When German prisoners of war are incarcerated in rural Pennsylvania during World War II, are they still the enemy?
Thirteen-year-old artist John, whose father is serving overseas in Europe, is sent by his mother to earn a little extra money at the Miller farm and tomato cannery. Though he’s resentful at first, John is in awe of the thick slabs of meatloaf and buttery potatoes the Mennonite Millers feed him, for money is tight and food is short at home. He’s angry, however, that he’ll be working alongside German POWs, sent to help with the farm labor. Though one of the prisoners frightens John, the others are surprisingly nice. In fact, they’re mostly drafted soldiers who are kept separated from the committed Nazis who terrorize them in the POW camps for being too friendly with the Americans. Hans is John’s favorite prisoner. Like John, Hans is an artist, and he nurtures the talent and passion John must hide at home. When John’s father returns injured from the war, John must come to terms with his wider world in the face of his dad’s bitterness. The setting for this gentle coming-of-age novel is explained in a historical note in the preface. It provides intriguing atmosphere, though the hints of war-related intrigue are quickly resolved in favor of a routine narrative arc for an artistic teen with disapproving parents. The all-white cast of characters makes sense in context.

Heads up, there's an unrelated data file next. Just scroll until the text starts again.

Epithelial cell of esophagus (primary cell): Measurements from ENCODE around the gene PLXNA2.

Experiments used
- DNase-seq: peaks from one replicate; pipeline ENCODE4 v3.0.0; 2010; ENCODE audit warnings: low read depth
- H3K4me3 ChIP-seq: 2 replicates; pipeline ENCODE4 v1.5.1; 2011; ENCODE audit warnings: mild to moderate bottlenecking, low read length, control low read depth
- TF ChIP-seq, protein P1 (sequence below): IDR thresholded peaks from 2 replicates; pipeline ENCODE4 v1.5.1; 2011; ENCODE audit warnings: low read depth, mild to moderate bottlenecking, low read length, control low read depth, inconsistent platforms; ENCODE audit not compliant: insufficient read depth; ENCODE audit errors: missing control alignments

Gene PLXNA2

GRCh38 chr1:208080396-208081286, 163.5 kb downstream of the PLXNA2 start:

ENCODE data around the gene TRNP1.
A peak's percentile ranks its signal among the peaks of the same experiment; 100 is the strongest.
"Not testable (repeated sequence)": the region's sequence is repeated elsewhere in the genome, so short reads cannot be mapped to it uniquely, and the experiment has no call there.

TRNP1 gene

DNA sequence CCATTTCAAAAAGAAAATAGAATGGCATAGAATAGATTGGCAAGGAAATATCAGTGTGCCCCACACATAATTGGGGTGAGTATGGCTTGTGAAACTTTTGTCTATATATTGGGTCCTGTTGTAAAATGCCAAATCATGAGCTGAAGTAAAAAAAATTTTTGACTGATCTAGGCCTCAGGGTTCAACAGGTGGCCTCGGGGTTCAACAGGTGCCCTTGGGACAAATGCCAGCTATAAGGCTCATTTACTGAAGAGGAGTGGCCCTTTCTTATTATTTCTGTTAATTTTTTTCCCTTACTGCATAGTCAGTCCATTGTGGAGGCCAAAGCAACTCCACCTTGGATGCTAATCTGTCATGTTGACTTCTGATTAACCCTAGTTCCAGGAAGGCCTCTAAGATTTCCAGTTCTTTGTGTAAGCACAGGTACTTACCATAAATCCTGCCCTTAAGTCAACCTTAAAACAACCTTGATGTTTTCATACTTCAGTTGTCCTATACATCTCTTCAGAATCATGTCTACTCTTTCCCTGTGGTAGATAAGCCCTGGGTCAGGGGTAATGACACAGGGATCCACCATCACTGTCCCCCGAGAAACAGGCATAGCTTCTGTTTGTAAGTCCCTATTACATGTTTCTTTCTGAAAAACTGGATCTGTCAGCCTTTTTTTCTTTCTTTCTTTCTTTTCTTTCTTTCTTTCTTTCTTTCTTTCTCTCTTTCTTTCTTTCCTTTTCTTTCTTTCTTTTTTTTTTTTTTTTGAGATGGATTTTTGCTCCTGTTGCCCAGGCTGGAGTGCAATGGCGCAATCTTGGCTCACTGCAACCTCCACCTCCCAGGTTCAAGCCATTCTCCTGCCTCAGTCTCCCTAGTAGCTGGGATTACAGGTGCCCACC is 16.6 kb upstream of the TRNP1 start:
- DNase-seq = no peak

A mild historical with a distinctive setting. (Historical fiction. 9-12)